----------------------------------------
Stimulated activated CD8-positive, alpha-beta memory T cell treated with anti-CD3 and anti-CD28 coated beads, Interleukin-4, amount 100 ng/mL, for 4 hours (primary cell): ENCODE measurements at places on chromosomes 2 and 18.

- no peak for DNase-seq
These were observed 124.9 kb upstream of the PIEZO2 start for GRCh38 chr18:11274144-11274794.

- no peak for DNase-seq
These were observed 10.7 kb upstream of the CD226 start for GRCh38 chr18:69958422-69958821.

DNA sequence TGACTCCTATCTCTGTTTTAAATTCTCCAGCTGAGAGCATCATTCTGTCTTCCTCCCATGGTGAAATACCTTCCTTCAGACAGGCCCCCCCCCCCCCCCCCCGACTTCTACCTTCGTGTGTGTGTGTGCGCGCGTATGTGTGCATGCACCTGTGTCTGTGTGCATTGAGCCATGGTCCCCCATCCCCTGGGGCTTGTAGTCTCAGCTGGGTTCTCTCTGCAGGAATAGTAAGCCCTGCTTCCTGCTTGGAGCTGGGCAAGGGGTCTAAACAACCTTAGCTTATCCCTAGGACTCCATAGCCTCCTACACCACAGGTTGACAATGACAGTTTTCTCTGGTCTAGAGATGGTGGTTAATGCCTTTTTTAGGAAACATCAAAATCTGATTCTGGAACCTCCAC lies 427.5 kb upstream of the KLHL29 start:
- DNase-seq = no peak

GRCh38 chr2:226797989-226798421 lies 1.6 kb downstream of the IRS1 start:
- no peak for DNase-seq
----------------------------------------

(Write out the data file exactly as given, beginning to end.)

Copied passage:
Stimulated activated CD8-positive, alpha-beta memory T cell treated with anti-CD3 and anti-CD28 coated beads, Interleukin-4, amount 100 ng/mL, for 4 hours (primary cell): ENCODE measurements at places on chromosomes 2 and 18.

- no peak for DNase-seq
These were observed 124.9 kb upstream of the PIEZO2 start for GRCh38 chr18:11274144-11274794.

- no peak for DNase-seq
These were observed 10.7 kb upstream of the CD226 start for GRCh38 chr18:69958422-69958821.

DNA sequence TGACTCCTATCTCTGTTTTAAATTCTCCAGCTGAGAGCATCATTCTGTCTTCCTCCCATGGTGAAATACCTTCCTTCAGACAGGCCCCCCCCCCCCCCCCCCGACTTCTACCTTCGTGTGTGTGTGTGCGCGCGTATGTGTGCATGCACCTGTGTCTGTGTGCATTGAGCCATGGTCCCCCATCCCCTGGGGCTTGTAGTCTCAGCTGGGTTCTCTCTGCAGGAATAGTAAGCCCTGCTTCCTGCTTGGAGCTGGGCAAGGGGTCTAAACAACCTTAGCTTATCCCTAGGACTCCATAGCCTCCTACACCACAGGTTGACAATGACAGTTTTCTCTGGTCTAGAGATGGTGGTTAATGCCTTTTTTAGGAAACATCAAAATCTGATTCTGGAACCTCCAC lies 427.5 kb upstream of the KLHL29 start:
- DNase-seq = no peak

GRCh38 chr2:226797989-226798421 lies 1.6 kb downstream of the IRS1 start:
- no peak for DNase-seq